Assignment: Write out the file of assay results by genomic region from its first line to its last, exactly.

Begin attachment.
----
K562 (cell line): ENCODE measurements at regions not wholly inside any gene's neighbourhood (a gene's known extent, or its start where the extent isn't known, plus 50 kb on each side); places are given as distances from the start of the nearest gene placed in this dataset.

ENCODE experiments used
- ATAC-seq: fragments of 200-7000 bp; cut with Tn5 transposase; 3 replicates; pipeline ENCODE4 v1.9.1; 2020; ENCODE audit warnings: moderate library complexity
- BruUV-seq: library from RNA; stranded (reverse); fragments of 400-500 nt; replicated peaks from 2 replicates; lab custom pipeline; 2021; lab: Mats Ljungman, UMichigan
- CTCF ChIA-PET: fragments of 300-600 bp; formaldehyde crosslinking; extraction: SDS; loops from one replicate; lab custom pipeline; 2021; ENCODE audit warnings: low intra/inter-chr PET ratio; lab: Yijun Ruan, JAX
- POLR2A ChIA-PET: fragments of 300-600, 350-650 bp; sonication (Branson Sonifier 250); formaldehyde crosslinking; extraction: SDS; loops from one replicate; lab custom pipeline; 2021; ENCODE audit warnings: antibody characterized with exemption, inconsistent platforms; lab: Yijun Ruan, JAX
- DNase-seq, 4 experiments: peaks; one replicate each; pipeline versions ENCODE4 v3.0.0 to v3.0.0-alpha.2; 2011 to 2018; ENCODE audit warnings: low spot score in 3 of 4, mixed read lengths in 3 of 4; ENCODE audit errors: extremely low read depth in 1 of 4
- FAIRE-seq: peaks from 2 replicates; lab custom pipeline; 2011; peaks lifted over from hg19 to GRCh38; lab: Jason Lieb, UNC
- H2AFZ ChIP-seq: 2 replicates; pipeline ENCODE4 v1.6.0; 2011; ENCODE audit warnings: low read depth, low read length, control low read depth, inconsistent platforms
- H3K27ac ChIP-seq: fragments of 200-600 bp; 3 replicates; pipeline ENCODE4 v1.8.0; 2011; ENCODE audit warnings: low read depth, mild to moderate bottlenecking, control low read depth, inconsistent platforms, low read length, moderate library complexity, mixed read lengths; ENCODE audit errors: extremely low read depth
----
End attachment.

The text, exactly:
K562 (cell line): ENCODE measurements at regions not wholly inside any gene's neighbourhood (a gene's known extent, or its start where the extent isn't known, plus 50 kb on each side); places are given as distances from the start of the nearest gene placed in this dataset.

ENCODE experiments used
- ATAC-seq: fragments of 200-7000 bp; cut with Tn5 transposase; 3 replicates; pipeline ENCODE4 v1.9.1; 2020; ENCODE audit warnings: moderate library complexity
- BruUV-seq: library from RNA; stranded (reverse); fragments of 400-500 nt; replicated peaks from 2 replicates; lab custom pipeline; 2021; lab: Mats Ljungman, UMichigan
- CTCF ChIA-PET: fragments of 300-600 bp; formaldehyde crosslinking; extraction: SDS; loops from one replicate; lab custom pipeline; 2021; ENCODE audit warnings: low intra/inter-chr PET ratio; lab: Yijun Ruan, JAX
- POLR2A ChIA-PET: fragments of 300-600, 350-650 bp; sonication (Branson Sonifier 250); formaldehyde crosslinking; extraction: SDS; loops from one replicate; lab custom pipeline; 2021; ENCODE audit warnings: antibody characterized with exemption, inconsistent platforms; lab: Yijun Ruan, JAX
- DNase-seq, 4 experiments: peaks; one replicate each; pipeline versions ENCODE4 v3.0.0 to v3.0.0-alpha.2; 2011 to 2018; ENCODE audit warnings: low spot score in 3 of 4, mixed read lengths in 3 of 4; ENCODE audit errors: extremely low read depth in 1 of 4
- FAIRE-seq: peaks from 2 replicates; lab custom pipeline; 2011; peaks lifted over from hg19 to GRCh38; lab: Jason Lieb, UNC
- H2AFZ ChIP-seq: 2 replicates; pipeline ENCODE4 v1.6.0; 2011; ENCODE audit warnings: low read depth, low read length, control low read depth, inconsistent platforms
- H3K27ac ChIP-seq: fragments of 200-600 bp; 3 replicates; pipeline ENCODE4 v1.8.0; 2011; ENCODE audit warnings: low read depth, mild to moderate bottlenecking, control low read depth, inconsistent platforms, low read length, moderate library complexity, mixed read lengths; ENCODE audit errors: extremely low read depth